The story raises all sorts of red flags. The idea of a duo named ‘Stallion’ and ‘Horse’ paving the way, through the might of their arms, for a whole new set of nations, has ‘foundation myth’ written all over it (despite its continued acceptance as fact in some quarters). It may well be that Hengest and Horsa were, originally, a pair of pre-Christian deities who were turned from gods into human ancestors by Christian writers and given prominent roles in the authorized version of English origins. Whatever the reality, it is clear that the name had a great deal of potency attached to it by the ninth century.22

Early medieval battles were often fought at places associated with the names of gods and heroes, some of them burial mounds, others – like Hengestdun – massive hills that might have been imagined in some way to house the oversized remains of superhuman occupants. These were places where the past dwelt and where the memories of mighty warriors could be imagined to confer an aura of legitimacy, rootedness and martial prowess on those who fought in their shadow. These were also, conversely, places where ancient English claims could be challenged and new (or older) associations of landscape inscribed or resurrected – places where symbolic blows could be struck in the struggle for hegemony.23 It must be partly for these reasons (as well as for its strategic significance) that when the Cornish wished to challenge the supremacy of the West Saxon dynasty, it was here that they came to meet King Ecgberht in battle.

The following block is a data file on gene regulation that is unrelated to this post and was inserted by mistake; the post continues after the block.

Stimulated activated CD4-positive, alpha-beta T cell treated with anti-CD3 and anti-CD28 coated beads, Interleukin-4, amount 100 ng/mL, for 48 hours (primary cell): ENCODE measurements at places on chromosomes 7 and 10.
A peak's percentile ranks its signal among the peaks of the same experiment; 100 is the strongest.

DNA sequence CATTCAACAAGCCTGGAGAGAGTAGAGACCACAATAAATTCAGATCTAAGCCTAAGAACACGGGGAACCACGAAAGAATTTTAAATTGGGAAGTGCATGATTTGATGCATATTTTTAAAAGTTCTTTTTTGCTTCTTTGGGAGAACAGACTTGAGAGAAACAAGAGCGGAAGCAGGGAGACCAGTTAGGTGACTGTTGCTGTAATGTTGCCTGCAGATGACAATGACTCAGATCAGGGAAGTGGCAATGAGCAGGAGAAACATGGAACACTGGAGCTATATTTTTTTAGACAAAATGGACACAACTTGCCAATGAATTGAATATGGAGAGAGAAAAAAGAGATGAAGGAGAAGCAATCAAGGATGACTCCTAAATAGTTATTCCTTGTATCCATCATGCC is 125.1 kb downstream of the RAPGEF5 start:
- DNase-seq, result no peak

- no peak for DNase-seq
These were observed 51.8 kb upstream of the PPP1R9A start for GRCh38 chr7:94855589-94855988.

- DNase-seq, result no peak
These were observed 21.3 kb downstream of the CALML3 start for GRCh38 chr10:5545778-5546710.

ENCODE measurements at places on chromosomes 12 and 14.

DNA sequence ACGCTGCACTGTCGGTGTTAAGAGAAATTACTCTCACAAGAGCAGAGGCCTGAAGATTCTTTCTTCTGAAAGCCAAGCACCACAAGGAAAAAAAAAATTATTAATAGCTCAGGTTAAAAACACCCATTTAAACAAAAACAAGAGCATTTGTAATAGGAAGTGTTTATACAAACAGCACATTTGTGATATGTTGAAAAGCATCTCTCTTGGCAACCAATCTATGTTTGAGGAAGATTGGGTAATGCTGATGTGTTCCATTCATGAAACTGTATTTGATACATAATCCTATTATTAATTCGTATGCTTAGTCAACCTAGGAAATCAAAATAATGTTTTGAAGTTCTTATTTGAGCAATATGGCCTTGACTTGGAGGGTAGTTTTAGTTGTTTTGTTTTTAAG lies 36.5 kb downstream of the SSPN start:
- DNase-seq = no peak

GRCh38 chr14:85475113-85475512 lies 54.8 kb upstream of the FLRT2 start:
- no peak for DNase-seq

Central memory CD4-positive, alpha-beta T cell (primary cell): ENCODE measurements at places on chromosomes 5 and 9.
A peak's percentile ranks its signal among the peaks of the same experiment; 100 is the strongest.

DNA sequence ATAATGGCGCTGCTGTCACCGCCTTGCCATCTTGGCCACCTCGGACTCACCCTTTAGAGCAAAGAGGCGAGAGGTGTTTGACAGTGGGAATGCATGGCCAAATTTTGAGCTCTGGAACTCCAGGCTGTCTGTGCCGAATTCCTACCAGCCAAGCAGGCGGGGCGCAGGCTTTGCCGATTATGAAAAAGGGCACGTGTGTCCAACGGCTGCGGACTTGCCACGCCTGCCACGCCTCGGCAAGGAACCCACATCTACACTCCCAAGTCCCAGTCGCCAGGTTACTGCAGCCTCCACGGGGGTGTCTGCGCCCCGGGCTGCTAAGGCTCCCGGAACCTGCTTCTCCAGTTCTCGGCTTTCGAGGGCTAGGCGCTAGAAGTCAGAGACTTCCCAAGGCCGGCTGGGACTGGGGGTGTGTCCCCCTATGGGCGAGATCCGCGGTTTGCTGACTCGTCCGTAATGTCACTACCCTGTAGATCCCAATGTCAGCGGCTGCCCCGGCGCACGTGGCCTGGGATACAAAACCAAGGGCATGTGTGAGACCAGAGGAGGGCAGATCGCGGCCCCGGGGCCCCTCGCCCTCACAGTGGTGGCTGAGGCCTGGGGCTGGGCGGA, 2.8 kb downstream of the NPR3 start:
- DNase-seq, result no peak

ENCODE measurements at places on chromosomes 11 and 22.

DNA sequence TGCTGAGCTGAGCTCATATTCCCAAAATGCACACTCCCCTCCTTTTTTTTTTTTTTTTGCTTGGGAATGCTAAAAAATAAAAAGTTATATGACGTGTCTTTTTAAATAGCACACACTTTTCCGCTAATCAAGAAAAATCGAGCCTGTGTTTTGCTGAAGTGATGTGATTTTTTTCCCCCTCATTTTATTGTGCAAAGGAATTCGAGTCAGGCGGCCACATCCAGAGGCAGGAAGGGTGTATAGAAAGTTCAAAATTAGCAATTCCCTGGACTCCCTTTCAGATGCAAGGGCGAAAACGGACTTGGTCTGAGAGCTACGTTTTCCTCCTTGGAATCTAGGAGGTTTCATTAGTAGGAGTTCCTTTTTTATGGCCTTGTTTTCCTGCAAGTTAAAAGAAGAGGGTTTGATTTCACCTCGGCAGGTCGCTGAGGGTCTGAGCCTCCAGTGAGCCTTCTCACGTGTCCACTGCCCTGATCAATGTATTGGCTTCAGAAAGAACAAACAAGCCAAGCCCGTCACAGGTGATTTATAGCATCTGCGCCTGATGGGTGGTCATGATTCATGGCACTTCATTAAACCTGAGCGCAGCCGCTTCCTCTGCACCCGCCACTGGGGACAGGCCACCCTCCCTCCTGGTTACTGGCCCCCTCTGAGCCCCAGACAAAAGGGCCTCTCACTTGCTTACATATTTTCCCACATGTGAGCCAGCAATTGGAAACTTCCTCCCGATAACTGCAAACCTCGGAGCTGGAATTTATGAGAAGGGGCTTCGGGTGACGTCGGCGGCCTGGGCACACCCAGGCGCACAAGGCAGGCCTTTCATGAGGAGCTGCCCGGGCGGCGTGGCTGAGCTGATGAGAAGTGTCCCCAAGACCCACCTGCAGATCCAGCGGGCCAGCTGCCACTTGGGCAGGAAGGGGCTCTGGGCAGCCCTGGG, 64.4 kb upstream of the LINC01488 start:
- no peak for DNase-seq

The defeat of the Cornish cemented West Saxon authority over the south-west, but it did little to deter future Viking war-bands from chancing their arm in Britain. For the rest of the century, a rising tide of violence was directed towards the Anglo-Saxon kingdoms. Some of them were raids, directed – just as they always had been – towards concentrations of wealth. However, the battles of Ecgberht’s reign, fought at places of symbolic significance like Carhampton and Hengestdun, signalled a shift in the level of engagement that the Vikings displayed towards their adversaries. From this point onwards, Viking armies were to display an increasingly sophisticated understanding of how power was articulated within the kingdoms of Britain, exploiting, undermining and appropriating the political and physical landscape until they themselves became an integral part of it.